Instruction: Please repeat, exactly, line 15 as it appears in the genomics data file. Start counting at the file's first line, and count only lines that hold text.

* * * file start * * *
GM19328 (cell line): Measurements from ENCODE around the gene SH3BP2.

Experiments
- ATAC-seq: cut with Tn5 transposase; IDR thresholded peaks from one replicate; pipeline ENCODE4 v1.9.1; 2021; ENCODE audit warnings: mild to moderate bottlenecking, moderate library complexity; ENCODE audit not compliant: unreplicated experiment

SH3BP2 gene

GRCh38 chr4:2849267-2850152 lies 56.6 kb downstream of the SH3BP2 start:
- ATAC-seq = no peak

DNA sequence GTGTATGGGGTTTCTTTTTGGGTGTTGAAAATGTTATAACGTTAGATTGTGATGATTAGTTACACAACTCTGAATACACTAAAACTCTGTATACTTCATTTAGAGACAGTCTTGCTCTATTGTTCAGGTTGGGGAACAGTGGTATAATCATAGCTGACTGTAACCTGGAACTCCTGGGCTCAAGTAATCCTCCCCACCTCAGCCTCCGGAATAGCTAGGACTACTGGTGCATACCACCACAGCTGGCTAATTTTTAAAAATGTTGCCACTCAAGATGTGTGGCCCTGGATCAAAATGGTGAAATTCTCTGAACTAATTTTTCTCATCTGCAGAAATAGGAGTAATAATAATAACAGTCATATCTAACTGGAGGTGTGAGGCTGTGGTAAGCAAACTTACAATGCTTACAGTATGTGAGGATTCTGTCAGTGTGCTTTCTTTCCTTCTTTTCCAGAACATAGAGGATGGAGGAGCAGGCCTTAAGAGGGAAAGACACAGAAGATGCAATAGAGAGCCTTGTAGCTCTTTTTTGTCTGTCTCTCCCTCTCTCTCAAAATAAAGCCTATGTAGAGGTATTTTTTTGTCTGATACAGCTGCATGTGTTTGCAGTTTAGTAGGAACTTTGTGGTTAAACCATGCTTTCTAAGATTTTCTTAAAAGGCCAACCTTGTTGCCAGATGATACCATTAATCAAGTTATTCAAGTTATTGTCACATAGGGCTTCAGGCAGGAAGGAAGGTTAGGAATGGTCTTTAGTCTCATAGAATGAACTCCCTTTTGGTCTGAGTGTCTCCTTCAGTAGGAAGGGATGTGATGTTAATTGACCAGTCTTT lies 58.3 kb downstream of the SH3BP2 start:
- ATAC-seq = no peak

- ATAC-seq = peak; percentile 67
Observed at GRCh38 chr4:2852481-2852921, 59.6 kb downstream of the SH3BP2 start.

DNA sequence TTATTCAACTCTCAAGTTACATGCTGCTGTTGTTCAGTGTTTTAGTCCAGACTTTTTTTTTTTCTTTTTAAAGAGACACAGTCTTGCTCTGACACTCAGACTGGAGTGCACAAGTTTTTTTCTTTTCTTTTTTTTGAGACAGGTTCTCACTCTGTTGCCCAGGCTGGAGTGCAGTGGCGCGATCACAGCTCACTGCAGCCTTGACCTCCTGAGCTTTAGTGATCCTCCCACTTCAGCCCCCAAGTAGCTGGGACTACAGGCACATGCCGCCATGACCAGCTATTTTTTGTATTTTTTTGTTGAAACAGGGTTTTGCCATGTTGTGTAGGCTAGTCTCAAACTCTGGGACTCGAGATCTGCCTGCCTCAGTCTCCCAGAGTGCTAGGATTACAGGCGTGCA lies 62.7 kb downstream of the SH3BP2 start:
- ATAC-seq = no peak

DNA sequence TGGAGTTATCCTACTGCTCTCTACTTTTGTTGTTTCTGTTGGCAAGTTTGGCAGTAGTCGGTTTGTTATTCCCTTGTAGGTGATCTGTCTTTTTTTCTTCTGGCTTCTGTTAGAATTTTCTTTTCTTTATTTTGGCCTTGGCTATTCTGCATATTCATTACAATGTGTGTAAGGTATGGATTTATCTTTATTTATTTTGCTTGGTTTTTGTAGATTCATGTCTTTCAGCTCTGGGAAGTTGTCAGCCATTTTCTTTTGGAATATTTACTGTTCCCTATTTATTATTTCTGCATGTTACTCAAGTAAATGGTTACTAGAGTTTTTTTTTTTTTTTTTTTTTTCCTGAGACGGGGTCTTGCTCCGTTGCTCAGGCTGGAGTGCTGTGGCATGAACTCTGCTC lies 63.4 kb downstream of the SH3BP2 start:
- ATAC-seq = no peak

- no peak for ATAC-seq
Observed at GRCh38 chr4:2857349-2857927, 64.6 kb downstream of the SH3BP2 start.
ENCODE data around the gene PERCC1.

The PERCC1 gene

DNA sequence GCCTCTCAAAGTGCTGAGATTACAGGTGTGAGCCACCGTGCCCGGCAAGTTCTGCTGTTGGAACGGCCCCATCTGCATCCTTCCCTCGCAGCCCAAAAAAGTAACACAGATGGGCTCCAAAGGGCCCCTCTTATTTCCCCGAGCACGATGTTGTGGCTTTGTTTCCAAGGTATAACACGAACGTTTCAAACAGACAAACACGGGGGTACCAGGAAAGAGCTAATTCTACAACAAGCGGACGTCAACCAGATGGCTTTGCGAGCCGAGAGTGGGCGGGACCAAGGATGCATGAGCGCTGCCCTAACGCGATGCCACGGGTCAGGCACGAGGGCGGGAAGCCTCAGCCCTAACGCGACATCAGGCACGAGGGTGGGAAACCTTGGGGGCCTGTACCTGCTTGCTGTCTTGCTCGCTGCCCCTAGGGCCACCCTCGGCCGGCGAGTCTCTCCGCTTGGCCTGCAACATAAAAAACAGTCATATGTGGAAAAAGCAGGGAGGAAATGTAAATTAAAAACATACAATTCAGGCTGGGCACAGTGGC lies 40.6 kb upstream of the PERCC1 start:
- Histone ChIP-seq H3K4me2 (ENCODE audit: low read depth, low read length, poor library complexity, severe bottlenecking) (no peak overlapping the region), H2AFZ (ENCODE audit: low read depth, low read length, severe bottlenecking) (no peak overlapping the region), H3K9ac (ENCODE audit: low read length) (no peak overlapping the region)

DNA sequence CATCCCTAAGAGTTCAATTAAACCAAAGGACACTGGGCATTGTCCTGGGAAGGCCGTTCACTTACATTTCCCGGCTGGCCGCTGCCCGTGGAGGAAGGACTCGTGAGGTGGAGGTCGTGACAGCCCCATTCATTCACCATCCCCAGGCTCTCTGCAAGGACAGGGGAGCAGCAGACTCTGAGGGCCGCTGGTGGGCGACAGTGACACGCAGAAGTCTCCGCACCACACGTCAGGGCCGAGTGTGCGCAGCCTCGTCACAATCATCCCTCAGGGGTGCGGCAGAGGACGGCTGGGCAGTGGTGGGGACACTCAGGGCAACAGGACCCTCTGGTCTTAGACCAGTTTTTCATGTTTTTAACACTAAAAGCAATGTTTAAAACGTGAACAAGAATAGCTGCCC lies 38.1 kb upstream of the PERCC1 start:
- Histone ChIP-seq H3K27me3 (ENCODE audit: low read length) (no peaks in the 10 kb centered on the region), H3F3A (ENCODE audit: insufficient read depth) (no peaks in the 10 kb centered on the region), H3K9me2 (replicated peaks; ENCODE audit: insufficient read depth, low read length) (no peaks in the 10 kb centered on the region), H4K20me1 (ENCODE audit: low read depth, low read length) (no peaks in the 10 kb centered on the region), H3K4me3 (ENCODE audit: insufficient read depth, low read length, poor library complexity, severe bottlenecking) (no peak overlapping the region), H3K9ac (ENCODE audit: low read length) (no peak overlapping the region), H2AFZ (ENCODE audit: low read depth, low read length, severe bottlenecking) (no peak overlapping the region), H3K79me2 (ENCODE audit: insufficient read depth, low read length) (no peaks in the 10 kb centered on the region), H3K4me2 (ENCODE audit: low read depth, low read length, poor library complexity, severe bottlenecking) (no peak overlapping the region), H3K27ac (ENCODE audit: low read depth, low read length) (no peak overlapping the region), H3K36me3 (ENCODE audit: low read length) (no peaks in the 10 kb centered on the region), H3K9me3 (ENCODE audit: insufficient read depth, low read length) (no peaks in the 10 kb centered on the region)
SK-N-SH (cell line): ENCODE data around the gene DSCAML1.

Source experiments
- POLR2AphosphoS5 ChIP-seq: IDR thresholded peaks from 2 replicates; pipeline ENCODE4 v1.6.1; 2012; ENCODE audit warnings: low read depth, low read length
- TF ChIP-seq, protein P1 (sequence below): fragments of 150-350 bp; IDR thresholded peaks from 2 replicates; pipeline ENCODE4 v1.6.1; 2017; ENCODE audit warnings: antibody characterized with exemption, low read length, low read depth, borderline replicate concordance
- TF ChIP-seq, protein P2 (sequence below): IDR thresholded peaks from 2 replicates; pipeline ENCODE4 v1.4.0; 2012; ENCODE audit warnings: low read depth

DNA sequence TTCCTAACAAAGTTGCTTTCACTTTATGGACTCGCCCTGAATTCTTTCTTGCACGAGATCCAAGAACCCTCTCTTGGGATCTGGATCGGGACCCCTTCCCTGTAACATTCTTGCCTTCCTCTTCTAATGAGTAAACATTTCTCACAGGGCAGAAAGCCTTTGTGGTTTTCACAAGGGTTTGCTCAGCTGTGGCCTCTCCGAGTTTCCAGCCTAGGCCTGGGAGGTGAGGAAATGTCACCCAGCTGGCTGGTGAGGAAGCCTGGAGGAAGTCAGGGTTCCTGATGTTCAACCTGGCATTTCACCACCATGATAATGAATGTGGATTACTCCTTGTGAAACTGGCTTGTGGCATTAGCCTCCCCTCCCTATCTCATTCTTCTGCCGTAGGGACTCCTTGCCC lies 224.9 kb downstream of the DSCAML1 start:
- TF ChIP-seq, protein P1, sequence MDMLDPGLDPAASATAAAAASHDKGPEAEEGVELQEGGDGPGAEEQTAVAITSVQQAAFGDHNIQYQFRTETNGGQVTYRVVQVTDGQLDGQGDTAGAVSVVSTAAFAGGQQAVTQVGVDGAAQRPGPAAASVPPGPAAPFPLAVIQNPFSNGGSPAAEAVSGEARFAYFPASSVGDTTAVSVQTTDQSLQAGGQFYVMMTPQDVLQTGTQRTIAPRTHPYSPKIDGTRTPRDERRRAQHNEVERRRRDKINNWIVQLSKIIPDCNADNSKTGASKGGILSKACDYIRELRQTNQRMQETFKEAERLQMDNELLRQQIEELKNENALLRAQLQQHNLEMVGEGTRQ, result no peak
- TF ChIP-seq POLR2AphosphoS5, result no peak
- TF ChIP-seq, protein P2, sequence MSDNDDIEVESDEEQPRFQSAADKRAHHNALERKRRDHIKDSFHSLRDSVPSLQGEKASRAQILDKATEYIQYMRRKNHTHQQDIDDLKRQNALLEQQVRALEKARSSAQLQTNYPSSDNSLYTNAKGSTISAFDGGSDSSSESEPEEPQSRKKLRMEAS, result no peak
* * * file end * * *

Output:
- no peak for ATAC-seq